Australian Cattle Dog

The Australian Cattle Dog, sometimes also lumped together with the Blue or Queensland Heeler, is iconic to the land down under. These hardy working dogs even may have some native Dingo in their heritage. Even today, they’re not simple pets.

This breed needs to have a job, and one that entails a good deal of exercise. When working they’re keenly intelligent and their loyalty continues far after the work day. Read on to learn more about the Australian Cattle Dog.

Description of the Australian Cattle Dog

These dogs look like a truly doggy dog; there’s nothing flashy about them. A stout build, with pointy ears and alert eyes, are the most defining features.

This breed has an interesting history. The Australian Cattle Dog developed as British settlers expanded from the coast into the interior grasslands. Here, the dogs helped their humans raise cows for the booming beef industry. The breed combines a number of different breeds, including Smithfields, Dingos, and even Dalmatians.

The Aussie is most recognizable for their interesting coat colorations. They can come in blueish grey or reddish brown with speckles or black with tan markings.

Life Expectancy and Size

The Australian Cattle Dog is remarkably long lived, even for a medium-sized dog. They often reach well into their teens. Their life expectancy is anywhere between 12 and 16 years.

These dogs are a great size, big enough to manage cattle, but also small enough to nimbly dart within their herd. They stand 17 to 20 inches tall and weigh 35 to 50 pounds.

Protective Ability

Protection was one of the Aussie’s duties back on the ranch. Humans tasked them with caring for both their herd and the family. Thus, most of these dogs are unfailingly loyal. In fact, it is important to socialize the Australian Cattle Dog early so that he does not become bad tempered or aggressive. Most individuals have a natural suspicion of strangers.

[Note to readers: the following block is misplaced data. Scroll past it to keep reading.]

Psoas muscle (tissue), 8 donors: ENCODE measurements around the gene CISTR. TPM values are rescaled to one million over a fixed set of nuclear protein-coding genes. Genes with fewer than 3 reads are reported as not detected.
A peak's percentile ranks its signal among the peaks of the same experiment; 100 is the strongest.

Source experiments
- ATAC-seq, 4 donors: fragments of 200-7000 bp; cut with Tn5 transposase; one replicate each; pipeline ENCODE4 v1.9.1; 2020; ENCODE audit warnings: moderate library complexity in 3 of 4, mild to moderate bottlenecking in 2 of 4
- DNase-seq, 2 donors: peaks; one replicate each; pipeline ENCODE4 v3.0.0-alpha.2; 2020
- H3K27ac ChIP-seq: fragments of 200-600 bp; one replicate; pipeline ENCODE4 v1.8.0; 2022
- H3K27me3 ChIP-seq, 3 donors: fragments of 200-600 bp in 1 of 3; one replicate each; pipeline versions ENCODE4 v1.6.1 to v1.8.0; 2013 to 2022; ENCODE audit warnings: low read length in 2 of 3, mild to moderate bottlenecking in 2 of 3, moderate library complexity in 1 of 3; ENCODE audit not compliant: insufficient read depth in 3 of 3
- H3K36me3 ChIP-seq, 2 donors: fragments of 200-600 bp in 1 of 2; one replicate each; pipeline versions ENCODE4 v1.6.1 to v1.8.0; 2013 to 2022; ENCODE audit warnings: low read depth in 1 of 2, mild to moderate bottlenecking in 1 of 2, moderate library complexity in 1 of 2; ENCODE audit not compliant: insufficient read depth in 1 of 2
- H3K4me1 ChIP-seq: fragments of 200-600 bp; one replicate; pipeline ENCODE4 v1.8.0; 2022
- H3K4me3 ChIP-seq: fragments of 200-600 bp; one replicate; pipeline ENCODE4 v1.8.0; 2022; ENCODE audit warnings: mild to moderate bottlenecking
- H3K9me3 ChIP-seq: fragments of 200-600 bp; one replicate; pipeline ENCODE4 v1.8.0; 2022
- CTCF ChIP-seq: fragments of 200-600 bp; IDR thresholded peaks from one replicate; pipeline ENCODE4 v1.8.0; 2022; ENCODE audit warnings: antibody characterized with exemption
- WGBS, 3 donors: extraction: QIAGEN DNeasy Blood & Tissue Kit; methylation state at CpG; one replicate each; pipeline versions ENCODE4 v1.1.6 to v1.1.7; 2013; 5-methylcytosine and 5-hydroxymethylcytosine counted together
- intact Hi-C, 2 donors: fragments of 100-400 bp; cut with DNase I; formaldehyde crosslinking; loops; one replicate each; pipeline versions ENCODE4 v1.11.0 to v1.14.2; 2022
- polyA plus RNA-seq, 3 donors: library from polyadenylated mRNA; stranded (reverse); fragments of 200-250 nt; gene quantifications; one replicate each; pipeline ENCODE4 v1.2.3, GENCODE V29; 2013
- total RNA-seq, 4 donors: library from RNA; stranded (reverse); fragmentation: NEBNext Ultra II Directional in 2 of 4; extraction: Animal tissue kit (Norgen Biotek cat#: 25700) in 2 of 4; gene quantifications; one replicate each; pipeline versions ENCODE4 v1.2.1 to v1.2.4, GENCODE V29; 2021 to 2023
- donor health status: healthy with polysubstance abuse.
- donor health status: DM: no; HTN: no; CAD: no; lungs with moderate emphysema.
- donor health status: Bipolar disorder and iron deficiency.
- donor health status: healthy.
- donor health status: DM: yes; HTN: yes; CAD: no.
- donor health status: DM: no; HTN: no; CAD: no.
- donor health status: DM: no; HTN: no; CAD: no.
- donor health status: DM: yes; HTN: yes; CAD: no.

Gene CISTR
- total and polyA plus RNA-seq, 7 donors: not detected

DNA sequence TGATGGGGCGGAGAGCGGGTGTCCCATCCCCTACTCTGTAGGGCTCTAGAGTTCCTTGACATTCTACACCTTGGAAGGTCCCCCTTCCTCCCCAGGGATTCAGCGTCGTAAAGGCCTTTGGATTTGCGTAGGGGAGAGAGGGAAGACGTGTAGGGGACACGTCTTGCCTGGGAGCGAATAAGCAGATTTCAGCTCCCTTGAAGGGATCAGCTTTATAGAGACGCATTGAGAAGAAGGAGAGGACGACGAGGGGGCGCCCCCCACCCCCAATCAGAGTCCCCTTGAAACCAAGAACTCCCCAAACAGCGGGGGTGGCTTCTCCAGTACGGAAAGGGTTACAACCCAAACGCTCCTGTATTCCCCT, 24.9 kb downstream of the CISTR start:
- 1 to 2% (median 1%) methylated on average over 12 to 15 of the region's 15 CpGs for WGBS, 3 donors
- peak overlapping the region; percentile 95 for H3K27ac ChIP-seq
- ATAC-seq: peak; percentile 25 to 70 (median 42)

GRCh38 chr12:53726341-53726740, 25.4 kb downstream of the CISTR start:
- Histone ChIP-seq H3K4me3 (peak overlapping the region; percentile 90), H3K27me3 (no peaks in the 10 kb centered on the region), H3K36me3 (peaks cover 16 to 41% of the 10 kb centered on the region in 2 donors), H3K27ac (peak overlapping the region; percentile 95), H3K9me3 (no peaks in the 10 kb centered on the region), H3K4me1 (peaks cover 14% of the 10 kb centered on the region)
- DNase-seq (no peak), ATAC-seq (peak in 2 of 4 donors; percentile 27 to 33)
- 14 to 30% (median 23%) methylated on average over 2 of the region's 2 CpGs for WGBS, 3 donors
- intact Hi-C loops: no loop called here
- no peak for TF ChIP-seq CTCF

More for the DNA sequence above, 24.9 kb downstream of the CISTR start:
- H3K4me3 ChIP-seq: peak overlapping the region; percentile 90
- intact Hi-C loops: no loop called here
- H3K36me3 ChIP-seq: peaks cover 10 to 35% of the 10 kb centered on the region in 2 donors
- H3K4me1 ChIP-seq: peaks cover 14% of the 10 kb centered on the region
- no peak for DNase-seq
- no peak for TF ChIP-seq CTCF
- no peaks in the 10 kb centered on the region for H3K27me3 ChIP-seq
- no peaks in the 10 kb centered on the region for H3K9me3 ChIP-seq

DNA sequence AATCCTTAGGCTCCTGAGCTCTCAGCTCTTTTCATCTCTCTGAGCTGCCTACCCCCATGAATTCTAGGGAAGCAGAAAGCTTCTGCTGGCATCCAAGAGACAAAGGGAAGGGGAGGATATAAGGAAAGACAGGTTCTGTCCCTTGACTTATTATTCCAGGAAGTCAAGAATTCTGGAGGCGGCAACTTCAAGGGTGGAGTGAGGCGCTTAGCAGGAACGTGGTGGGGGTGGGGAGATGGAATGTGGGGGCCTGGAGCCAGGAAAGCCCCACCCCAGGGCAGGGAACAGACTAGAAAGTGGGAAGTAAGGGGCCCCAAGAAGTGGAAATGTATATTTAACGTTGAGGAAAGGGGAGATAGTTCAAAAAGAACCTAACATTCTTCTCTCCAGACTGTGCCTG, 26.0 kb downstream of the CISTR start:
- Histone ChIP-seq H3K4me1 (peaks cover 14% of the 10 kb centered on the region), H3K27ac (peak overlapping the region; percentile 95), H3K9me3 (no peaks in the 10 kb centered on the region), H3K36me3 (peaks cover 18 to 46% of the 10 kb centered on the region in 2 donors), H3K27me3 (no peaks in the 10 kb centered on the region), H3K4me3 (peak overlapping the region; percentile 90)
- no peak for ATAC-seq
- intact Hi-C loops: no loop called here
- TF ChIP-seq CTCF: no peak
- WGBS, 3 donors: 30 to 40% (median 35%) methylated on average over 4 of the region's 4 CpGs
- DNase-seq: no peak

Training

This breed is job oriented, and will gladly get right down to business. Make training sessions professional and to the point; these dogs like to feel like they’re making progress, not wasting their time.

Fast-paced, treat- or toy-based training sessions should be a frequent part of your Cattle Dog’s day. These whip-smart dogs particularly excel when motivated with toys or treats and given physical challenges as part of training.

These dogs can excel as hunters, protectors, and herders. Give them a purpose and they will gladly learn quickly. Relationship-based training methods are especially valuable with this loyal breed.

Energy Level

The dogs were not meant to laze around alone in someone’s yard. These are working dogs, even now. They love it, and should always have some sort of job to tackle. Agility, herding, Treibball, obedience, and regular trick training can all help fulfill your Cattle Dog’s need to work. Avoid mindlessly repetitive activities like fetch as the sole source of exercise – your Cattle Dog must exercise his mind as well as his body.

What Living with an Australian Cattle Dog is Like